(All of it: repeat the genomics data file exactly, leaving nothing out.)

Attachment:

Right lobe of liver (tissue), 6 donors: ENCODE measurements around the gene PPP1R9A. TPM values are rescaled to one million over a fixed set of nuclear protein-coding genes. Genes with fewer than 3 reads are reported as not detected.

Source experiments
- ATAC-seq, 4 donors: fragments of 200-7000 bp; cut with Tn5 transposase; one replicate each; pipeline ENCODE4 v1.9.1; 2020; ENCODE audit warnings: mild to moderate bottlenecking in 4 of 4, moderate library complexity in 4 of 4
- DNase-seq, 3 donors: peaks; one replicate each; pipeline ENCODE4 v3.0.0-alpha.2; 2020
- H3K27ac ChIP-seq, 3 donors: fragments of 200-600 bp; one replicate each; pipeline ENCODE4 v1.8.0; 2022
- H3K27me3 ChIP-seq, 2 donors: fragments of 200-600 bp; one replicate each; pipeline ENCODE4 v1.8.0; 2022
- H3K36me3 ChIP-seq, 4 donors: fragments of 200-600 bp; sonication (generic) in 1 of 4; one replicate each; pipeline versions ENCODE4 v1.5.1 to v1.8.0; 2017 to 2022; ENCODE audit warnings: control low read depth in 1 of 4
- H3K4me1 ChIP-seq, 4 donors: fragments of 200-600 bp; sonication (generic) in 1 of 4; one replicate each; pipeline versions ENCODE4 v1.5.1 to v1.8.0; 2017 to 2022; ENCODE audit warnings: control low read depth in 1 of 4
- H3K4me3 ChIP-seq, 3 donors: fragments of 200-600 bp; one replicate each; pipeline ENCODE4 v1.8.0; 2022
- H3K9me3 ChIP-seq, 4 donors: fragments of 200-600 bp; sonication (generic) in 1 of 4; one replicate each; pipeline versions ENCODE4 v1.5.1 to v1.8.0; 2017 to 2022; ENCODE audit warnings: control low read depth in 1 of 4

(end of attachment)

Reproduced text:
Right lobe of liver (tissue), 6 donors: ENCODE measurements around the gene PPP1R9A. TPM values are rescaled to one million over a fixed set of nuclear protein-coding genes. Genes with fewer than 3 reads are reported as not detected.

Source experiments
- ATAC-seq, 4 donors: fragments of 200-7000 bp; cut with Tn5 transposase; one replicate each; pipeline ENCODE4 v1.9.1; 2020; ENCODE audit warnings: mild to moderate bottlenecking in 4 of 4, moderate library complexity in 4 of 4
- DNase-seq, 3 donors: peaks; one replicate each; pipeline ENCODE4 v3.0.0-alpha.2; 2020
- H3K27ac ChIP-seq, 3 donors: fragments of 200-600 bp; one replicate each; pipeline ENCODE4 v1.8.0; 2022
- H3K27me3 ChIP-seq, 2 donors: fragments of 200-600 bp; one replicate each; pipeline ENCODE4 v1.8.0; 2022
- H3K36me3 ChIP-seq, 4 donors: fragments of 200-600 bp; sonication (generic) in 1 of 4; one replicate each; pipeline versions ENCODE4 v1.5.1 to v1.8.0; 2017 to 2022; ENCODE audit warnings: control low read depth in 1 of 4
- H3K4me1 ChIP-seq, 4 donors: fragments of 200-600 bp; sonication (generic) in 1 of 4; one replicate each; pipeline versions ENCODE4 v1.5.1 to v1.8.0; 2017 to 2022; ENCODE audit warnings: control low read depth in 1 of 4
- H3K4me3 ChIP-seq, 3 donors: fragments of 200-600 bp; one replicate each; pipeline ENCODE4 v1.8.0; 2022
- H3K9me3 ChIP-seq, 4 donors: fragments of 200-600 bp; sonication (generic) in 1 of 4; one replicate each; pipeline versions ENCODE4 v1.5.1 to v1.8.0; 2017 to 2022; ENCODE audit warnings: control low read depth in 1 of 4